What Is The Difference Between Medicare Supplements And Medicare Advantage Plans?

If you want to understand health insurance for seniors, it is very imperative that you understand the difference between Medicare Advantage plans and Medicare supplements. The plans are open to people who receive Medicare benefits in the US through Part A and Part B. The way they work is quite different.

Part A and Part B are seen as “original plans”. Many American retirees are qualified for insurance, although most eligible beneficiaries pay a Part B premium to cover the cost of part of the coverage. The plans are largely funded by taxes.

What is the gap?

Supplements are sometimes referred to as Medigap plans. This is because part A and part B of the original Medicare plan cover many basic healthcare costs. But they don’t pay for everything. The recipients may also have to pay many expenses for healthcare services that are covered. These costs may include co-payments and deductibles.

So, if you only have Part A and Part B, you may still have to pay a lot of your medical expenses, and it may make budgeting for healthcare difficult. These uncovered benefits and costs are referred to as “gaps,” and therefore, the supplements are referred to as medigap plans.

To control these extra costs, many people opt for a medigap plan. This is a private health insurance policy from a private health insurance company.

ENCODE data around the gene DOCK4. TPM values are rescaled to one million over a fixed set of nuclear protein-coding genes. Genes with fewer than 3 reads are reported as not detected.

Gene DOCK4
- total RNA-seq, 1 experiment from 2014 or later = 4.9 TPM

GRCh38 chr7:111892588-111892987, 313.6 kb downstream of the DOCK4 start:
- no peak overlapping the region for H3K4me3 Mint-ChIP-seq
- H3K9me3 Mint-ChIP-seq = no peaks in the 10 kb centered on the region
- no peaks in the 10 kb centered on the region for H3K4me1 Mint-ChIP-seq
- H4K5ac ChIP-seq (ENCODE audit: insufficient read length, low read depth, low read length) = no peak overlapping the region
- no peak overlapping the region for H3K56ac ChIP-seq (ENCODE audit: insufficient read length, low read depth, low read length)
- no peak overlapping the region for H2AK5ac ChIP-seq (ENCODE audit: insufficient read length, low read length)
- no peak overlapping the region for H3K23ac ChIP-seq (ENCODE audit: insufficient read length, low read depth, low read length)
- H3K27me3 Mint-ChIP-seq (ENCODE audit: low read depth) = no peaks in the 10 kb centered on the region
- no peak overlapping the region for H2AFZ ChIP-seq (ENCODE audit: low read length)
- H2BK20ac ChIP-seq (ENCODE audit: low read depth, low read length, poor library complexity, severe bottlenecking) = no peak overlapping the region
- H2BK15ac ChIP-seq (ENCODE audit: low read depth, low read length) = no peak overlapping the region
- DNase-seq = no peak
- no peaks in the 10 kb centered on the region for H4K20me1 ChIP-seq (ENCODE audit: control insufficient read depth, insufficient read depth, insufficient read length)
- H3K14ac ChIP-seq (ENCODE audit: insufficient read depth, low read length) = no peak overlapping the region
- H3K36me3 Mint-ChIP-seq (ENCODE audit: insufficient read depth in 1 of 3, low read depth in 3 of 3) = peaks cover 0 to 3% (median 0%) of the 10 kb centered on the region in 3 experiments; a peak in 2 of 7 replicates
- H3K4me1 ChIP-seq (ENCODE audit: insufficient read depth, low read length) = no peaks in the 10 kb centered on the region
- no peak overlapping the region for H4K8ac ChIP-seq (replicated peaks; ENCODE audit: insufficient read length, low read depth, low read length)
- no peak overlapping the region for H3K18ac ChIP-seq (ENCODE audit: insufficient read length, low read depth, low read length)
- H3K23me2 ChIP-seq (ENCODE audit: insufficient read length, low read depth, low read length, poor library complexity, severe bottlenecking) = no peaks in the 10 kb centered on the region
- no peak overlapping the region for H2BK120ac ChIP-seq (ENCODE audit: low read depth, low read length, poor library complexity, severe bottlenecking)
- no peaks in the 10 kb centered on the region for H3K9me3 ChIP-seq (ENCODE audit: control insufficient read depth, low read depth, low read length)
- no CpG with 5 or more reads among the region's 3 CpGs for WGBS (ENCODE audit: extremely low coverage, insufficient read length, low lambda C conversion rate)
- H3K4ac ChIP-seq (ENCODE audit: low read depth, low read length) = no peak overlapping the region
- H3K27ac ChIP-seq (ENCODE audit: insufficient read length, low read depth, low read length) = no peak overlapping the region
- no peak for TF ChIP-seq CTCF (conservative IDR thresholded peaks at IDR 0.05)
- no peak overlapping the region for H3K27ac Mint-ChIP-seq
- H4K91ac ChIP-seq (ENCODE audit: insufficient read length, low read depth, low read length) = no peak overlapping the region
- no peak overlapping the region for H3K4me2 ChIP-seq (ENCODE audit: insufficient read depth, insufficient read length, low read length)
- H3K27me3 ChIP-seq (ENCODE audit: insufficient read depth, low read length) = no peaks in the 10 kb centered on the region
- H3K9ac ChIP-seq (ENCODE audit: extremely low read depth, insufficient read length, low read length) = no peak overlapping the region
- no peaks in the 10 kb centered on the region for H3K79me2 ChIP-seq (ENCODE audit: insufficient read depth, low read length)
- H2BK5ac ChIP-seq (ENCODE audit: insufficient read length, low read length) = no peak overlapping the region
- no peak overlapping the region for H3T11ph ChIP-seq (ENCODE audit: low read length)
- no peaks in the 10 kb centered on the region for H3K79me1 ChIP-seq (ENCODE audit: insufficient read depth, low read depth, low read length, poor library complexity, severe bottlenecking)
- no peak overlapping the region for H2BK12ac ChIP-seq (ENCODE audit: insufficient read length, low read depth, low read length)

Beneficiaries of Medicare supplement pay a premium for this health insurance policy. The surcharge takes care of part or the entire costs that the original Medicare plan omits.

 

The covered person still uses Part A and Part B to pay for the basics. Many beneficiaries also pay a Plan B premium, which, however, can be deducted from a social security check.

Supplement plans work with the original plan. There are two different premiums to pay. One goes to Part B, the other to the private insurer.

How is this different from Advantage plans?  Find out more at https://www.medisupps.com/

Medicare Advantage plans are also marketed by private insurance companies. But they do not work with Part A and Part B in the same way. Instead of having the original plan cover it’s own part of the tab, and then provides extra coverage, the MA plan will be the only policy. The Medicaid and Medicare Center regulates these plans and they must provide services that are equal to or better than the original plan.

Members still have a Plan B cost to pay for. Some MA plans actually provide part of that premium, some do not charge an additional premium, and some require an additional premium. This is because the taxpayers who would cover for Part A and Part B will actually pay to the private insurer for cover. If the funds are sufficient to pay the plan, no additional premium is required. In some cases, the amount of funding will be sufficient to partially or fully compensate the Part B premium. In other cases, insurers need an additional premium.

Even with an MA plan, members can still have expenses. There may be co-payments and deductibles. These plans vary a lot. But these bag costs should be controlled.